According to newly obtained documents, two Russians, one who is now barred from entering the U.S. and the other who is now a convicted spy, met with senior officials in the Treasury Department and the Federal Reserve four years ago, NPR reports.
Then-Russian central banker Alexander Torshin brought Maria Butina, convicted of spying last month, to meetings with Treasury officials and with even the chair of the Fed at the time, but the contents of the meeting were not revealed until NPR obtained government documents through the Freedom of Information Act.
Butina told NPR in an interview on Thursday that the private conferences with politicians, government officials, and members of the National Rifle Association were “civil diplomacy, this unofficial channel of diplomacy.” She said that they talked in hopes of strengthening the U.S.-Russian relationship and promote peace.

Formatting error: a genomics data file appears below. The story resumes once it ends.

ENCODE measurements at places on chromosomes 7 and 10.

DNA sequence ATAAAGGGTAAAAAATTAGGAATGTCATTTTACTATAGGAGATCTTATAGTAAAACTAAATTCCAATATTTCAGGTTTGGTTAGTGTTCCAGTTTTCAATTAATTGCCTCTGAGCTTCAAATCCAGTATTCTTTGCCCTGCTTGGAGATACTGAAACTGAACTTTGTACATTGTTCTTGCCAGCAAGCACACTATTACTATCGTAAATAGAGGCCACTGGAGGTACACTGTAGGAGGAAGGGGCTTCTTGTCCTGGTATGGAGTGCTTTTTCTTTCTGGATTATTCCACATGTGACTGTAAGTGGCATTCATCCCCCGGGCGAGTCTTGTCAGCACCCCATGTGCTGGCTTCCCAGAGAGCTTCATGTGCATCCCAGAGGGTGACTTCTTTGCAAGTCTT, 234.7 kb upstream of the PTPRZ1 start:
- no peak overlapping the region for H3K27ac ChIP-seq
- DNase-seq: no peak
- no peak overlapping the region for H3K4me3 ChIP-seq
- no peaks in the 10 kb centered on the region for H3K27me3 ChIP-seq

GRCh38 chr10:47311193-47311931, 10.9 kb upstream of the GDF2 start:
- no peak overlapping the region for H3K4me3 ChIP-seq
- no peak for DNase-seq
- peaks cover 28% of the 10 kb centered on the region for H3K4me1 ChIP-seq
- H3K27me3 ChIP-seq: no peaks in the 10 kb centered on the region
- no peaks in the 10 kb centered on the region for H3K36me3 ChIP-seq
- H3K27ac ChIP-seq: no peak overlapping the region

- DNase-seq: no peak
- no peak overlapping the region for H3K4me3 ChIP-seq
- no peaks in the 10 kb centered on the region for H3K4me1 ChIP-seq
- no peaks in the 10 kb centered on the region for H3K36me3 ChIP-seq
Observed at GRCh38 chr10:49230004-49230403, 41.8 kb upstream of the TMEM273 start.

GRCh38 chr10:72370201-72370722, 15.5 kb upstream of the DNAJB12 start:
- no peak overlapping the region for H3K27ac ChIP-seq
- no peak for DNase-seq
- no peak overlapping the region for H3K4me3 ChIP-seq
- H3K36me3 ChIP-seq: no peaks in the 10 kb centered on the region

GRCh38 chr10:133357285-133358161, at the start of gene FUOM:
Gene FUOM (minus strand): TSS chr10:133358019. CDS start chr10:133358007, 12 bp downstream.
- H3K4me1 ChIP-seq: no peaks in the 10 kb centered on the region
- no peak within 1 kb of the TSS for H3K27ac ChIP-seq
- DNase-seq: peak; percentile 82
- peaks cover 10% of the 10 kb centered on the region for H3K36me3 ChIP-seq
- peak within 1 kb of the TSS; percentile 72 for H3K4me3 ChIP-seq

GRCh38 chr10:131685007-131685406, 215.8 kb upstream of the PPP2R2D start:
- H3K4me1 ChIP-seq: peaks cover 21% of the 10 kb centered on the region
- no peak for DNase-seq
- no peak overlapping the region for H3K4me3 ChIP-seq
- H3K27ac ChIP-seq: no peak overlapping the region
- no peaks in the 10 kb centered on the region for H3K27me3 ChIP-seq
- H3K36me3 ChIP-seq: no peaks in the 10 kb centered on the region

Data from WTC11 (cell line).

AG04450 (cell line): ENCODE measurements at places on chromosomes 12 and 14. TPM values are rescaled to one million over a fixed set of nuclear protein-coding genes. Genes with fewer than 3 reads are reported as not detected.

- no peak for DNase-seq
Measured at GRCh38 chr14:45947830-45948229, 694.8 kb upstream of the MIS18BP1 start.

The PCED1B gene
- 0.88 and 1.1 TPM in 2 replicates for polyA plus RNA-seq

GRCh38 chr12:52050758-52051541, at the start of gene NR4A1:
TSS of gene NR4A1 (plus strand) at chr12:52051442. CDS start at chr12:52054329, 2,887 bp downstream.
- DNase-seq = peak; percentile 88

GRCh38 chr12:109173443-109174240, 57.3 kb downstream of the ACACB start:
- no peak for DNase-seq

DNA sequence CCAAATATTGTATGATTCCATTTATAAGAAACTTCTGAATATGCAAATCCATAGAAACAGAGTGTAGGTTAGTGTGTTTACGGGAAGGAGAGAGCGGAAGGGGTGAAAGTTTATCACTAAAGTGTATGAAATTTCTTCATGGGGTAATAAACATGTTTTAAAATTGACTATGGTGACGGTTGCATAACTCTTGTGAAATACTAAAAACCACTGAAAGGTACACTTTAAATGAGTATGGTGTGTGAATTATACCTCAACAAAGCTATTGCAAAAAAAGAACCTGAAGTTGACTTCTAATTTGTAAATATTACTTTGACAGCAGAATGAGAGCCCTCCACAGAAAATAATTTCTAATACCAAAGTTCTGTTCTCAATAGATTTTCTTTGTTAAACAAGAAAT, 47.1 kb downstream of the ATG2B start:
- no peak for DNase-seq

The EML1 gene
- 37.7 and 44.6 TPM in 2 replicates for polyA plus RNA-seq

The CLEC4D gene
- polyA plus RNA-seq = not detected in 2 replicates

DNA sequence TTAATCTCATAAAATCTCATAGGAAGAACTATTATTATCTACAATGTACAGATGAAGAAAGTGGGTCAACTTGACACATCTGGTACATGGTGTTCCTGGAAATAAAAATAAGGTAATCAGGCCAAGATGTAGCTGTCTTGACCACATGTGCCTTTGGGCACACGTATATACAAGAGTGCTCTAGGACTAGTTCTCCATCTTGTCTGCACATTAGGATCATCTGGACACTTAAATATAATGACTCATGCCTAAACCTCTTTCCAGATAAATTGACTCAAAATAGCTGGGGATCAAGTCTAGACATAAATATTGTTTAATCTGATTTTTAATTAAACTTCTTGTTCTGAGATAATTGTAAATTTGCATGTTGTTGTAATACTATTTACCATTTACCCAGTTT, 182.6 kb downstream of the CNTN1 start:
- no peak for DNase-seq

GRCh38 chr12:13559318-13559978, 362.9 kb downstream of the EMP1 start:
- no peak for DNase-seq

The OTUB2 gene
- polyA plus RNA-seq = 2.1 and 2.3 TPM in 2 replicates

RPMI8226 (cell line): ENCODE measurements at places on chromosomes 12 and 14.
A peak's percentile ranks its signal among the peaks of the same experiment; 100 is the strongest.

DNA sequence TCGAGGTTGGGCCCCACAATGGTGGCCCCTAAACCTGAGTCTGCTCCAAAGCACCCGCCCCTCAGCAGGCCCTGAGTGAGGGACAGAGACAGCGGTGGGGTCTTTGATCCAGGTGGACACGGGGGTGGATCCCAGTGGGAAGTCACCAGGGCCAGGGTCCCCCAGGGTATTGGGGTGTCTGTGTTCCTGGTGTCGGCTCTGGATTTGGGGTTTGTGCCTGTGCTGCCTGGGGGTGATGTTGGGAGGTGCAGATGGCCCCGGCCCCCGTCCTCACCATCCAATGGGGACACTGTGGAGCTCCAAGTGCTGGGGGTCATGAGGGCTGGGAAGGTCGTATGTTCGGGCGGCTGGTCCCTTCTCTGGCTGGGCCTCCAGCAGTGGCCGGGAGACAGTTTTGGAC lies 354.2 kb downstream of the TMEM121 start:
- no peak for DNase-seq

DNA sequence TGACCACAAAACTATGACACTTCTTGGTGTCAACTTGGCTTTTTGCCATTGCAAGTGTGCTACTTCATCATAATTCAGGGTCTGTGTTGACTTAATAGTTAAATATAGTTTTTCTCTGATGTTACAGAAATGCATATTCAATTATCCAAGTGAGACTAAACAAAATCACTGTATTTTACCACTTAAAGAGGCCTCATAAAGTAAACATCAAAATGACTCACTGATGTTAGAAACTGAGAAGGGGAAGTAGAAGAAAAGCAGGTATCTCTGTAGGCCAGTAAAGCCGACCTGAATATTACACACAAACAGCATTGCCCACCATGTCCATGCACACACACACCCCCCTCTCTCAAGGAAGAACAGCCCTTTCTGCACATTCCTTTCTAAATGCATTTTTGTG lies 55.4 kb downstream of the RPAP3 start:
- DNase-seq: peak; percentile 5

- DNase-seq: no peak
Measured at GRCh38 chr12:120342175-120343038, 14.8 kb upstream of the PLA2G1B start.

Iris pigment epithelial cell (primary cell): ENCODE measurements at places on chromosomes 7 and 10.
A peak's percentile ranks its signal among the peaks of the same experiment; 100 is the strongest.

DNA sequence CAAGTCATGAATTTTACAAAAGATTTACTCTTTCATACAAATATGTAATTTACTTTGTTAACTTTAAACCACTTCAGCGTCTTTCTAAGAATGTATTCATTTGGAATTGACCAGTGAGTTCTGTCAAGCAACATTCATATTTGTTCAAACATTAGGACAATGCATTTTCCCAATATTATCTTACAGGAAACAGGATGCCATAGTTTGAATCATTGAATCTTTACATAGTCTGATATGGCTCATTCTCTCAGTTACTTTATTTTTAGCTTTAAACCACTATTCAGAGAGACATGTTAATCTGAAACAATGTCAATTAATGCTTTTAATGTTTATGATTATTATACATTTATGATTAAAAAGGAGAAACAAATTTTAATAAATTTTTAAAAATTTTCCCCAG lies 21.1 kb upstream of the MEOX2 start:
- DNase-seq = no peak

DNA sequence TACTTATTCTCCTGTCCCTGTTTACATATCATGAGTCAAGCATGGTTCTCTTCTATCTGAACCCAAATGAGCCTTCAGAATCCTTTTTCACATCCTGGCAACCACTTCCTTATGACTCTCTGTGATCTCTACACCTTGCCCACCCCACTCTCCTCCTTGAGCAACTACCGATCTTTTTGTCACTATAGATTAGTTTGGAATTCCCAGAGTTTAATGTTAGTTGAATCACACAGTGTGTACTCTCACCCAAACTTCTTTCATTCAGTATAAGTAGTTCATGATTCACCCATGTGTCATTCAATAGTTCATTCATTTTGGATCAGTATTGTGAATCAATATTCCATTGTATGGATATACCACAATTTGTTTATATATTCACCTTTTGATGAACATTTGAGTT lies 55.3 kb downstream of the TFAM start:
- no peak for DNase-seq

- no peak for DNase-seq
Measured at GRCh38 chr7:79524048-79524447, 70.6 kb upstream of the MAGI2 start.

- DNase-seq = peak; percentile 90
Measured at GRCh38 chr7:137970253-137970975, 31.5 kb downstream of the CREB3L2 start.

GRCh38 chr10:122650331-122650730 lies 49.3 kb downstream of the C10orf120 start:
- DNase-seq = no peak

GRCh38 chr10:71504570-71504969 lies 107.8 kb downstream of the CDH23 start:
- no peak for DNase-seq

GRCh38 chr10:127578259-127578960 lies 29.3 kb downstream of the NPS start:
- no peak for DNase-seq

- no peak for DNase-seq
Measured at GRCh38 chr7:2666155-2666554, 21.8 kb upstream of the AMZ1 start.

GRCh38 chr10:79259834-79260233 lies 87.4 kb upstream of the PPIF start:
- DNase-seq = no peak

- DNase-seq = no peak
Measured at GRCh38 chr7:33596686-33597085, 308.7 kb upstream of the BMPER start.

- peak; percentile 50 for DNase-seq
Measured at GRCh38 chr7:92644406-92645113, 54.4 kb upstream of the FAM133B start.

Torshin and Butina, both of whom had life memberships in the NRA, hoped that their enthusiasm for gun accessibility would be a way to remedy tensions between the Russian state and powerful Americans.
"Because we were about a year into U.S. sanctions on Russia following their annexation of Crimea, we thought it would be interesting for Americans to hear from a Russian central bank official about the status of the Russian financial system," said then-executive director of the Center for National Interest Paul Sanders. Sanders helped connect the Russians to Treasury and Fed officials. “We were certainly not at that time aware of any derogatory information about Torshin."
According to a recently released account from a Treasury Department staffer, who detailed a 2015 meeting after the news that Butina was arrested years later, “The meeting was supposed to be about economics, but the guy just went on and on about how the Russians didn’t shoot down MH17 for an hour or so.”
"The guy was also a gun fanatic and said he was a 'life member of the NRA.' In fact I think he was even in town for personal business tied to the NRA."